On November 14, 2022, Taylor Renee Parker became the seventh woman to arrive on Texas’ death row. The 29-year-old Parker was convicted on October 4, 2022, of capital murder by a Bowie County jury. On November 9, 2022, the jury sentenced her to death for the October 2020 murder of Reagan Simmons-Hancock, a 21-year-old pregnant woman whose baby was cut from her womb and eventually died.
“Take her to death row,” Judge John Tidwell instructed the court bailiff after the jury announced its sentence.
In a November 13, 2022, report for Kxan News by Carolyn Roy, Parker was transferred that same day to the women’s death row at the maximum security Mountain View Unit located in Gatesville, where she will await execution along with the six other women on death row. They are:
- Erica Yvonne Sheppard: 27 years, 7 months on death row. Thirty-nine years of age. 19 years old at the time of the offense.
- Darlie Lynn Routier: 25 years, 9 months on death row. Fifty-two years of age. 26 years old at the time of the offense.
- Brittany Marlowe Holberg: 24 years, 8 months on death row. Thirty=nine years of age. 23 years old at the time of the offense.
- Linda Carty: 20 years, 8 months on death row. Sixty-four years of age. 42 years old at the time of the offense.
- Melissa Elizabeth Lucio: 16 years, 4 months on death row. Fifty-two years of age. 38 years old at the time of the offense.
- Kimberly Cargill: 10 years, 5 months on death row. Fifty years of age. 42 years old at the time of the offense.
The last woman executed in the United States was Lisa Montgomery. The 52-year-old Montgomery was put to death by the federal government—its first woman executed in 67 years—in the death house at the federal prison in Terre Haute, Indiana.
Montgomery’s execution was carried out in the middle of the COVID-19 pandemic on January 13, 2021. Her crime, which was remarkably similar to Taylor Parker’s offense (although the baby survived in this incident), was committed in Skidmore, Missouri, in December 2004, for which she received the death sentence in 2007 under the Federal Kidnapping Act of 1932.
Montgomery was convicted under the federal Act because she traveled from her home in Kansas to Missouri to kill the mother of the unborn child and returned to Kansas with the child.
Montgomery’s execution marked the 17th woman executed in the U.S. since the official moratorium on the death penalty ended in 1976. Texas carried out six of those executions—the last being Lisa Ann Coleman, who was put to death on September 17, 2014.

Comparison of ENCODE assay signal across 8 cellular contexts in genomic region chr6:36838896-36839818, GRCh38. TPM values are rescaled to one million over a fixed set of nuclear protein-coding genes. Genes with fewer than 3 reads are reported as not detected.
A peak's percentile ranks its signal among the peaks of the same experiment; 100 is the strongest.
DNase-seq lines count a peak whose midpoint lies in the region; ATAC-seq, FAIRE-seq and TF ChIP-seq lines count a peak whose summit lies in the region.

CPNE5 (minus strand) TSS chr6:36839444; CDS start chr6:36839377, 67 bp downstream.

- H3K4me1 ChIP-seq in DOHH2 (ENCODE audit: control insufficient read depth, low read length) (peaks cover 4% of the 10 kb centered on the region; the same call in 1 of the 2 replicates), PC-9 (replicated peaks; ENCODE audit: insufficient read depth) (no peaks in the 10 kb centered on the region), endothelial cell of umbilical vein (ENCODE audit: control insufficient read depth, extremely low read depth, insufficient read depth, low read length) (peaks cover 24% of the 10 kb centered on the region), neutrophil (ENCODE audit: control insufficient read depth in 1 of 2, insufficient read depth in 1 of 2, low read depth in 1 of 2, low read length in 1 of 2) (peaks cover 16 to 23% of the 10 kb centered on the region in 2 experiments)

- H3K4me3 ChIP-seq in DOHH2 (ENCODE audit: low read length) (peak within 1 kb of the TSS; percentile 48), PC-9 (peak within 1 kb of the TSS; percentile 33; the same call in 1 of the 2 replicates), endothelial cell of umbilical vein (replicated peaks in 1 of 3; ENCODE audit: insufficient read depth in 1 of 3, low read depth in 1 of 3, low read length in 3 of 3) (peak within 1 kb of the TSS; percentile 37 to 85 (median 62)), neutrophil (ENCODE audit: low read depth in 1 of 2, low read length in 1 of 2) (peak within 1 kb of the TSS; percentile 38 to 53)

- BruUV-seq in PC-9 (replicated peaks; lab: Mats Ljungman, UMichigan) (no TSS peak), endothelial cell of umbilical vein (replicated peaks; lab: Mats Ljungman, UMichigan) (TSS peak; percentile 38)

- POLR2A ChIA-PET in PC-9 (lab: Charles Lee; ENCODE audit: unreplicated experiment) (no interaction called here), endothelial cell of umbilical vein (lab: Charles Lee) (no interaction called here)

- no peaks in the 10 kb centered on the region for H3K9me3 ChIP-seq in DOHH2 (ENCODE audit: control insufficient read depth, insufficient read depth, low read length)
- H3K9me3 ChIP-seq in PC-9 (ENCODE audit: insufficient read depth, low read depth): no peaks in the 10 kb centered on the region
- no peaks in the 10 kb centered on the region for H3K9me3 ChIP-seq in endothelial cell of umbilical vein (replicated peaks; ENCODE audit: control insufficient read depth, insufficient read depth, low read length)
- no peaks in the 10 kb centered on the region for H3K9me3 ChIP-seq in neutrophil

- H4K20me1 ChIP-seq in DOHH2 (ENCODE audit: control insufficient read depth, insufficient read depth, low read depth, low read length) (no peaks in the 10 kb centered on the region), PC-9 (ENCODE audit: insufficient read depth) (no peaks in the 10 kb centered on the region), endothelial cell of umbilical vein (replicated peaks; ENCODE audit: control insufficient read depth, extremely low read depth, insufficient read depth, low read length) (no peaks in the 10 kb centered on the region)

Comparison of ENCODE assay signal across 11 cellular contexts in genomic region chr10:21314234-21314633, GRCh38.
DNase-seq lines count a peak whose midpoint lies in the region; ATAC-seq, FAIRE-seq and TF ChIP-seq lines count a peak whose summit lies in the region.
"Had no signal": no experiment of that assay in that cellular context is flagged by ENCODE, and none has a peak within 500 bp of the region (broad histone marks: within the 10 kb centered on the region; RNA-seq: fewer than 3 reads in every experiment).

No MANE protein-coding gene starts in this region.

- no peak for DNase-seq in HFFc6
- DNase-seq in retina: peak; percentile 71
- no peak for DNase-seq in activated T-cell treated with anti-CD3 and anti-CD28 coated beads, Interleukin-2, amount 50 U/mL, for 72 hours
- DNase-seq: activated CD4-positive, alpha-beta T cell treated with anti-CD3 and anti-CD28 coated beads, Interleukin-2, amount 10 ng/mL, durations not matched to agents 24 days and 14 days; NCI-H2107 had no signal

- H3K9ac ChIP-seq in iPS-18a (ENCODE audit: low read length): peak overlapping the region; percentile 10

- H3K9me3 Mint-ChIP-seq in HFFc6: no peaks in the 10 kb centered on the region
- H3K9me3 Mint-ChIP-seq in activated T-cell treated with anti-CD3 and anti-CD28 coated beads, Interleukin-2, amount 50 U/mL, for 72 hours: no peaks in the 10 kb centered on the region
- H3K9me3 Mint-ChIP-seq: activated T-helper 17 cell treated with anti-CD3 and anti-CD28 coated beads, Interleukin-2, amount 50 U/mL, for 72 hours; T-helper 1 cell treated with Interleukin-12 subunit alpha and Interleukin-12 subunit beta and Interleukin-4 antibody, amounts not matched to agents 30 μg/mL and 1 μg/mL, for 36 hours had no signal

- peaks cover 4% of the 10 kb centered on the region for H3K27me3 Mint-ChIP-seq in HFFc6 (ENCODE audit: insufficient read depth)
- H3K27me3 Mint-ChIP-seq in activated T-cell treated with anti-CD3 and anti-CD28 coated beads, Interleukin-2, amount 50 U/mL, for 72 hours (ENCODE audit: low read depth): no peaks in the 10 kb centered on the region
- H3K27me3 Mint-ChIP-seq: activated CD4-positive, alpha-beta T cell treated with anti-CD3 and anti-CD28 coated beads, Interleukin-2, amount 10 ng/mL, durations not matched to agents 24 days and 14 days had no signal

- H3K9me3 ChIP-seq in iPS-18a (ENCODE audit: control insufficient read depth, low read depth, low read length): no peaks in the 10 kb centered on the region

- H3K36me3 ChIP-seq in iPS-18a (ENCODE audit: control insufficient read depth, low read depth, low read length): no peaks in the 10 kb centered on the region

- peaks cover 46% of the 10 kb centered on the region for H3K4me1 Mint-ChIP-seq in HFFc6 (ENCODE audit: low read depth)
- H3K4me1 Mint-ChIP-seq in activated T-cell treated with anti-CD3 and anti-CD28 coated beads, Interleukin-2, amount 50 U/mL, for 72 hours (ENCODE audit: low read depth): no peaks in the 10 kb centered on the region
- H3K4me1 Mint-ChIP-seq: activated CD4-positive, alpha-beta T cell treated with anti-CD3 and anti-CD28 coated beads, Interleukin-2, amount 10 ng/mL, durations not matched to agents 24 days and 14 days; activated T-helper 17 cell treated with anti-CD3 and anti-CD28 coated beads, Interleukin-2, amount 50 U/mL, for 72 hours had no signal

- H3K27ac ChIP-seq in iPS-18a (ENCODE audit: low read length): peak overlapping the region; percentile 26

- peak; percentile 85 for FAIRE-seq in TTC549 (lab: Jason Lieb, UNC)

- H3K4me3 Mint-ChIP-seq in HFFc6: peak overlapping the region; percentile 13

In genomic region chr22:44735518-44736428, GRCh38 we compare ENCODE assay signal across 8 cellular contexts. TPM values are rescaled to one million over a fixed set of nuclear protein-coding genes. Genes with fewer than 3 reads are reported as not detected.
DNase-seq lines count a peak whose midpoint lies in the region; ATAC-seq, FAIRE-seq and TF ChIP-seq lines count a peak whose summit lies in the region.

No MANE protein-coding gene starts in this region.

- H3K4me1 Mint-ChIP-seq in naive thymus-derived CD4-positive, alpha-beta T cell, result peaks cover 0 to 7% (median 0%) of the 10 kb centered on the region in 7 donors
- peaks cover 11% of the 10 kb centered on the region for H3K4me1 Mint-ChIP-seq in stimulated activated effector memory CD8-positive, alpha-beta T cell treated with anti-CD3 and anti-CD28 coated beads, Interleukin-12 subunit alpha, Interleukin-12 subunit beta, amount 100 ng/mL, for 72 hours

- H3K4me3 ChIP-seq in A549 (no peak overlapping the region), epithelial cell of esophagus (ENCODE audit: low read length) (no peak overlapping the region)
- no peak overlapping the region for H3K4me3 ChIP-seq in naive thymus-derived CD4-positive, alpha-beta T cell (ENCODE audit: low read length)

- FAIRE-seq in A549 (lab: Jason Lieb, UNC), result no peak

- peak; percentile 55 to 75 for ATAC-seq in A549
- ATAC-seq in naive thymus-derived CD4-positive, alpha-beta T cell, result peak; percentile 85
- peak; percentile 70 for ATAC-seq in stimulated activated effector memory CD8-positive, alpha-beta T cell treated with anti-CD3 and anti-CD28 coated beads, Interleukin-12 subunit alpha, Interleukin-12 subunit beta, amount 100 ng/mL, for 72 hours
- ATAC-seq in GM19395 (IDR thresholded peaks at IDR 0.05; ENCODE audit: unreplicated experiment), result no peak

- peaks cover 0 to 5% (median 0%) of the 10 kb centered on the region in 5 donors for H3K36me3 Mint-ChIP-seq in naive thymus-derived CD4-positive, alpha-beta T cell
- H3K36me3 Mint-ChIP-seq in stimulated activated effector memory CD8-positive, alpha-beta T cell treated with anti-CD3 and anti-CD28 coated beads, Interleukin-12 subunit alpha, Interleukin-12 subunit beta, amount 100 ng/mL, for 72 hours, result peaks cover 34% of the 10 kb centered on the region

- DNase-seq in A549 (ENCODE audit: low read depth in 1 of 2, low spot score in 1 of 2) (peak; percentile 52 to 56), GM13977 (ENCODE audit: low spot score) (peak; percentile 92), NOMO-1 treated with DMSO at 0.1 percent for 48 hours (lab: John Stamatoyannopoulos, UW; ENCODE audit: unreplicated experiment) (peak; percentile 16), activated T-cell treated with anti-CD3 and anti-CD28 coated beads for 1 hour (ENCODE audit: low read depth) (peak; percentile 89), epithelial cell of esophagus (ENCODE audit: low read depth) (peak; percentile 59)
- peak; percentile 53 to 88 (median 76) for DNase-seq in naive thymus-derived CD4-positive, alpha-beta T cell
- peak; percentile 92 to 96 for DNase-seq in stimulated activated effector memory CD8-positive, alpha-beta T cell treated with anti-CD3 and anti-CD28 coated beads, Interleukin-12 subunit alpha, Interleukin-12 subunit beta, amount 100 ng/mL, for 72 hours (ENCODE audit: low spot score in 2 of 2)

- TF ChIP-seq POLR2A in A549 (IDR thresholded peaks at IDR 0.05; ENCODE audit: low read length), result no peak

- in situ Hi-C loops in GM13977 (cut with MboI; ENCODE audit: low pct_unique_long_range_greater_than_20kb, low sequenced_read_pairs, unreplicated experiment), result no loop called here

Since the average time the six women on Texas’ death row with Parker have served is 20 years, Parker can expect to be housed under harsh long-term conditions for at least two decades.
As Carolyn Roy reported, Parker will be housed in a one-person solitary cell that measures 60 square feet, enclosed by a steel door, and in which there is a combination toilet-sink-drinking fountain, a bunk, a metal writing table with a metal stool, and a window. The inmates are allowed out of their cells to shower and for a daily two-hour recreation period. Some are allowed to work at prison job assignments, such as making pillows and blankets—privileges not granted to male inmates on death row at the state’s Polunsky Unit in Livingston, Texas.
Texas has executed 577 individuals since 1976—by far the most of any state, with Oklahoma coming in second with 118 executions. The Death Penalty Information Center issued a 2021 report that shows Texas is third in the nation in death row exonerations with 16—a clear indication of the flaws in the punishment.
Eleven states in recent years have abolished the death penalty, while three more have placed moratoriums on executions. Most have done so because the death penalty is arbitrarily applied and disproportionately imposed on people of color.
For example, according to the Texas Department of Criminal Justice, roughly 75 percent of the inmates on both the women’s and men’s death rows are people of color (Blacks and Hispanics).
It will cost the State of Texas three times as much taxpayer money to keep Taylor Parker on death row for the next 20 years than it would to house her with a life sentence.
Whether Taylor Parker will ever be executed remains to be seen. What is certain is that her death sentence is not only a drain on the state’s limited financial resources but also on its moral character.